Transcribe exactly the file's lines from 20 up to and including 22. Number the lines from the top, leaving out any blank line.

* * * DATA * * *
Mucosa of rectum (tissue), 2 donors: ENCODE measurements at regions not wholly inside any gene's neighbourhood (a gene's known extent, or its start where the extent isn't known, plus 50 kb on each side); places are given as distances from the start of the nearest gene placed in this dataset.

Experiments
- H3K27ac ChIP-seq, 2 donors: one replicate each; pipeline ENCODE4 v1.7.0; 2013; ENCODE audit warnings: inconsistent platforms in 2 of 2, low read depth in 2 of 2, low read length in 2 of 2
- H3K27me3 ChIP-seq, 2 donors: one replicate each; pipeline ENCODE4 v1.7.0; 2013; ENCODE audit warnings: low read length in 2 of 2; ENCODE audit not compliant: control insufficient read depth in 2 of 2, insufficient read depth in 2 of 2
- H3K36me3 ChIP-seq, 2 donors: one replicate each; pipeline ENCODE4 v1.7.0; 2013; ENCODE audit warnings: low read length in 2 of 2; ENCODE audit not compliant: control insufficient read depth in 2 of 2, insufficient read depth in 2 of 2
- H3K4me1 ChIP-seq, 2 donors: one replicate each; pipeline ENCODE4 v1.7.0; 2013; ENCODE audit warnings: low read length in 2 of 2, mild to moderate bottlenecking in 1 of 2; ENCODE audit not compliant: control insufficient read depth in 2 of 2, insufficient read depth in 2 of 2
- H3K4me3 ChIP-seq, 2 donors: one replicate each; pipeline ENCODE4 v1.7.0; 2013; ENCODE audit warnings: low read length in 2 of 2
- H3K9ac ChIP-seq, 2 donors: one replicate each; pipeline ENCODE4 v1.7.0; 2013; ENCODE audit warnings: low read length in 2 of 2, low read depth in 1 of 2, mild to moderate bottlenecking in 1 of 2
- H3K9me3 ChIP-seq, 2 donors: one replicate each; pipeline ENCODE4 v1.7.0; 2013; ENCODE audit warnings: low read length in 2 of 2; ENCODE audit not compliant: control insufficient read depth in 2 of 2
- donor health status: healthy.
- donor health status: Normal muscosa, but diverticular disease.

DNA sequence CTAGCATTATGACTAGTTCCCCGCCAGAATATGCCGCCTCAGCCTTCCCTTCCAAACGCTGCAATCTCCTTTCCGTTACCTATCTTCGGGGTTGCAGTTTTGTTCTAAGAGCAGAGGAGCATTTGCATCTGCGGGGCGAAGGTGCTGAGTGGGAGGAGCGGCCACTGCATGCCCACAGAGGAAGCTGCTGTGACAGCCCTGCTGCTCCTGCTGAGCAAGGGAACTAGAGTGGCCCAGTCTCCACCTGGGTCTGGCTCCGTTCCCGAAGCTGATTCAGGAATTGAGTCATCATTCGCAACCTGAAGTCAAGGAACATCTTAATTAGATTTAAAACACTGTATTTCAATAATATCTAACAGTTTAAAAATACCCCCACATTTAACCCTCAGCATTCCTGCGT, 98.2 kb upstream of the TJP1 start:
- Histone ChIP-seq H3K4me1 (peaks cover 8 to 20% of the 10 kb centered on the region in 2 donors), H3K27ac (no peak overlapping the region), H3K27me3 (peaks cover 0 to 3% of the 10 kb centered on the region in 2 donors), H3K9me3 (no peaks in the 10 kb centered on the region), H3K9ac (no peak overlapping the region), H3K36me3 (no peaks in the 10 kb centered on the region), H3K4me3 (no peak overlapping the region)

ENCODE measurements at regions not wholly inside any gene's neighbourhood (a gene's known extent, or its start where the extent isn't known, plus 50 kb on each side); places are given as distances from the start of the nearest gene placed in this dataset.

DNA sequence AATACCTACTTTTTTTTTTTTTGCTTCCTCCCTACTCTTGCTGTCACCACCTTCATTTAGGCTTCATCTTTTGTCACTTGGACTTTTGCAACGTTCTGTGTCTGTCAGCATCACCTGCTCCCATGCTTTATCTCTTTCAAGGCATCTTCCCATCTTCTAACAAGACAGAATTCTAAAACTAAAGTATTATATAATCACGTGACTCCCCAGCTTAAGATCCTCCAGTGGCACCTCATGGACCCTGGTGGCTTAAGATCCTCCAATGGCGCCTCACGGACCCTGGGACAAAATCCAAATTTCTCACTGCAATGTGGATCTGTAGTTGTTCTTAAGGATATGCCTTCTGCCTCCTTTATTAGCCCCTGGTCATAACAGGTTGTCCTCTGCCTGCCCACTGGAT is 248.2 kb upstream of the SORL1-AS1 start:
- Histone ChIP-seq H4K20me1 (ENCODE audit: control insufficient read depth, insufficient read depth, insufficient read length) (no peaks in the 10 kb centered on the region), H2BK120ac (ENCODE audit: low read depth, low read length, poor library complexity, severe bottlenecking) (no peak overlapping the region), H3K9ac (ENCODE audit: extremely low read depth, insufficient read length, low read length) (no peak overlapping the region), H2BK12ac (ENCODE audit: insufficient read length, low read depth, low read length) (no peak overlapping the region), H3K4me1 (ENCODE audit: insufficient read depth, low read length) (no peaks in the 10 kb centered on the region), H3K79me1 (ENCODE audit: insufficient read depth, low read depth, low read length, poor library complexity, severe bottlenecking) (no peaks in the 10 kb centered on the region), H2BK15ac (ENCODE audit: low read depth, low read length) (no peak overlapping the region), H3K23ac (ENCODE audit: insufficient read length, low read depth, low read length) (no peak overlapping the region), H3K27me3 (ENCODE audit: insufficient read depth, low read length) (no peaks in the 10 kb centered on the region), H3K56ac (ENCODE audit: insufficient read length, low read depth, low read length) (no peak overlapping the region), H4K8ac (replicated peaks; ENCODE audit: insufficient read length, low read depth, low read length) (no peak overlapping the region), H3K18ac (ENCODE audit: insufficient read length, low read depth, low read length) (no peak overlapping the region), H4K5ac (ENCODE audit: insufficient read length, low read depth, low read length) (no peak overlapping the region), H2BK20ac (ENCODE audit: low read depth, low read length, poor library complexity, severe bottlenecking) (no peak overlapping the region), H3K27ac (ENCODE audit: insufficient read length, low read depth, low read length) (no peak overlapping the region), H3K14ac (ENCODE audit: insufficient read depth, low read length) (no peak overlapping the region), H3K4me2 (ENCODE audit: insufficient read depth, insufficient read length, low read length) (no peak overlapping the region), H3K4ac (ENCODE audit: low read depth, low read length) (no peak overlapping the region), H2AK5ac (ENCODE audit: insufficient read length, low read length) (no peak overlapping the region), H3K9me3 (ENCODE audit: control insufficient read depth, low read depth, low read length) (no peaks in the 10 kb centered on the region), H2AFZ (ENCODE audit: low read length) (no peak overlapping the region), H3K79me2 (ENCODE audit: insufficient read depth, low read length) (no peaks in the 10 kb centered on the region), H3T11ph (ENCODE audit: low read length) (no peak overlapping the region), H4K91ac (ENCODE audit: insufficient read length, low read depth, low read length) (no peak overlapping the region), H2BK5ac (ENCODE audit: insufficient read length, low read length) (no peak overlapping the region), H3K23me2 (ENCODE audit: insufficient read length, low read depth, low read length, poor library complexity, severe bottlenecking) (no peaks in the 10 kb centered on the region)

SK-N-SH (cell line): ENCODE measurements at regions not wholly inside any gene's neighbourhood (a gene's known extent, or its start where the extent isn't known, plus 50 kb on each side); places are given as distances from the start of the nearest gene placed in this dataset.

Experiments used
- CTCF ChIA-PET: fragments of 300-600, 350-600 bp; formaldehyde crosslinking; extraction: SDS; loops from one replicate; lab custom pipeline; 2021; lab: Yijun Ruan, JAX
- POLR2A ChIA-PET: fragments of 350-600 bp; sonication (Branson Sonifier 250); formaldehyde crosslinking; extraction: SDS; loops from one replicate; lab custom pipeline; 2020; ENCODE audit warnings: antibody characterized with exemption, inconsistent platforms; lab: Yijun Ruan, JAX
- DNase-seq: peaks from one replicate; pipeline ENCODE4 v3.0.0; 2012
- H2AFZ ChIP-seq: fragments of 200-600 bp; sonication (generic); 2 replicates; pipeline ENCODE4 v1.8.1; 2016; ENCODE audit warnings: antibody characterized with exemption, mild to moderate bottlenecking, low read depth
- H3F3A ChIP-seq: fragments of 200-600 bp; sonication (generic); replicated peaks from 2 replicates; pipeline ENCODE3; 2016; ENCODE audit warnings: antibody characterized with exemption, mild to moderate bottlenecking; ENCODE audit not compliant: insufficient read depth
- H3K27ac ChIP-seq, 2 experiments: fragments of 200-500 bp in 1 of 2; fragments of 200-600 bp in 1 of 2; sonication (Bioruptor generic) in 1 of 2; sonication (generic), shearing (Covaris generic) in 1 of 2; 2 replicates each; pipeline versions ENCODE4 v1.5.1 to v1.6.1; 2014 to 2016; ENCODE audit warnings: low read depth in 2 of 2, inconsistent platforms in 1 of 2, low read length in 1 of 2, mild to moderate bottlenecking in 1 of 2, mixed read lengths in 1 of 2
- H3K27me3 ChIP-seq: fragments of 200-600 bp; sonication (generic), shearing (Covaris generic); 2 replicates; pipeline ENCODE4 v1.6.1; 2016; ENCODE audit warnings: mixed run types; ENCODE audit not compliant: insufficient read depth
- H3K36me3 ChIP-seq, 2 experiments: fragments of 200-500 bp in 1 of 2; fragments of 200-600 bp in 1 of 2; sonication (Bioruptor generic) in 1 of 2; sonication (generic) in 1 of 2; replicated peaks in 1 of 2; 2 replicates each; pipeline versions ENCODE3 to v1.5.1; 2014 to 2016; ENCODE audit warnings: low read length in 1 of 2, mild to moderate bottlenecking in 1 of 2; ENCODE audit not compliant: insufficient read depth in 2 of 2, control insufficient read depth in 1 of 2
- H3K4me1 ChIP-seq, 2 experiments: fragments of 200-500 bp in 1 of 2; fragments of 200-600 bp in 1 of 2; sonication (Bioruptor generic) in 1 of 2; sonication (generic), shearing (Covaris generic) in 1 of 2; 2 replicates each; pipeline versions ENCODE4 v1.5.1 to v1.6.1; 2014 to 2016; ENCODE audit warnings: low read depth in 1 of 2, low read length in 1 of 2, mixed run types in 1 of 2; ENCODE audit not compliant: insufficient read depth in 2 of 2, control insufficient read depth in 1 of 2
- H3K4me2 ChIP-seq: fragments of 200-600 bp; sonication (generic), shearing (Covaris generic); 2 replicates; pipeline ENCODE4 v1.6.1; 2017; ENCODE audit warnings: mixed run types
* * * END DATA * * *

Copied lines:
- POLR2A ChIA-PET: fragments of 350-600 bp; sonication (Branson Sonifier 250); formaldehyde crosslinking; extraction: SDS; loops from one replicate; lab custom pipeline; 2020; ENCODE audit warnings: antibody characterized with exemption, inconsistent platforms; lab: Yijun Ruan, JAX
- DNase-seq: peaks from one replicate; pipeline ENCODE4 v3.0.0; 2012
- H2AFZ ChIP-seq: fragments of 200-600 bp; sonication (generic); 2 replicates; pipeline ENCODE4 v1.8.1; 2016; ENCODE audit warnings: antibody characterized with exemption, mild to moderate bottlenecking, low read depth